From the Archbishop of Canterbury’s website

By John Martin

When Professor David Jenkins was appointed Bishop of Durham in 1984, few commentators discerned anything particularly unusual. He was not especially well known. His only published work to even skirt controversy was Guide to the Debate about God (1966). What reporting there was gave the appointment a nod; it seemed in line with the custom of appointing scholars to the See of Durham.

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Then everything changed.

In a recorded interview for BBC Radio shortly after becoming bishop, Jenkins said: “I am bothered about what I call God and conjuring tricks. I am not clear that God manoeuvres physical things. I am clear that he works miracles through personal responses and faith.”

About 12,000 people signed a petition for his dismissal. Conservatives pointed out the new bishop doubted the resurrection as a historical physical event in space and time. When lightning struck, three days after his consecration in York Minster, critics said it signalled the judgment of God. Later Jenkins would joke the Almighty had missed the target: “God was probably aiming at the General Synod, but he missed even that.”

For the media Jenkins was gold dust. In the years that followed he took opportunities to apply his mind to themes and events in the church calendar that troubled ordinary people or were not well understood, such as the Virgin Birth. He always described himself as a passionate believer.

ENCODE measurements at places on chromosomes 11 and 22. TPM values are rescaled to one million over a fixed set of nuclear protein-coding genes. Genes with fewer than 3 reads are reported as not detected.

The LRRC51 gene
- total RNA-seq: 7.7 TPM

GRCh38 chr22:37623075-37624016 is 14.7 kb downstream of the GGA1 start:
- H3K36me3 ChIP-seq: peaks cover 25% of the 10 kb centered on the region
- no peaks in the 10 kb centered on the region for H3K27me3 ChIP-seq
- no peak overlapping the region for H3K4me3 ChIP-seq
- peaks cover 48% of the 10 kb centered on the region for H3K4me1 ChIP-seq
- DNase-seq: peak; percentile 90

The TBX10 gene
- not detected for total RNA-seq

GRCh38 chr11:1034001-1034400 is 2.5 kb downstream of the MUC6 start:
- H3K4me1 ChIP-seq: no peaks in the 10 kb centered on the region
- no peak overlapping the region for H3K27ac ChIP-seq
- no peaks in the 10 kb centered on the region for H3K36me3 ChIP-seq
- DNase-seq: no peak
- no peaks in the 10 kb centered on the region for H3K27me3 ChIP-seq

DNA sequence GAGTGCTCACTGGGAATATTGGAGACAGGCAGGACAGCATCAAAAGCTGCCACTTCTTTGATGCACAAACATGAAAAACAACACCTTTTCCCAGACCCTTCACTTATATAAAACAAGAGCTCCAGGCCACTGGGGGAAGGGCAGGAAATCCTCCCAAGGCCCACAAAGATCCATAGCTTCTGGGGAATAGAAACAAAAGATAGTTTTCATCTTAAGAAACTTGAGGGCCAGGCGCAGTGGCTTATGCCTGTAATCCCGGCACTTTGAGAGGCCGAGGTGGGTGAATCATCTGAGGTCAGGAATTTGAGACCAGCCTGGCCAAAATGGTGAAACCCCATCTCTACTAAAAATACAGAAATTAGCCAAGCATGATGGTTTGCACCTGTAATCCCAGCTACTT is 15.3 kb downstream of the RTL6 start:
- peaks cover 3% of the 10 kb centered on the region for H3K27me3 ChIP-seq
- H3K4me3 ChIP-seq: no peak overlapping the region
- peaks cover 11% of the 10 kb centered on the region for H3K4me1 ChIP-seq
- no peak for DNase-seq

Asked how he differed from Don Cupitt, voice of the Sea of Faith movement, Jenkins instantly replied, “I believe in God.”

Jenkins did not confine his attention to church matters. He identified with opponents of Margaret Thatcher and John Major, not least because of their policies on coal mining, the main industry in his diocese. Later he was a critic of Prime Minister Tony Blair’s New Labour, because of its commitment to market-driven economic theory. It was a pointer to the bishop’s Methodist childhood.

David Edward Jenkins was confirmed into the Church of England in his teens, and his education was disrupted by World War II. He won a commission in the Royal Artillery and concluded his war service in India.

Returning to civilian life, he took up a scholarship to Queen’s College, Oxford. He studied for ordination at Lincoln Theological College and briefly was curate at Birmingham Cathedral. After that he worked in a series of academic and administrative posts, including work with the World Council of Churches in Geneva.

He returned to his old college in Oxford to lecture in theology, ran the William Temple Foundation, and was a professor of theology at Leeds. Critics often pointed out he had never run a parish.

But he prompted much discussion in the United Kingdom about Christian faith. A delegate from his diocese once told the Anglican Evangelical Assembly: “Go into any pub in Durham and you’ll hear people talking theology over the beer.”

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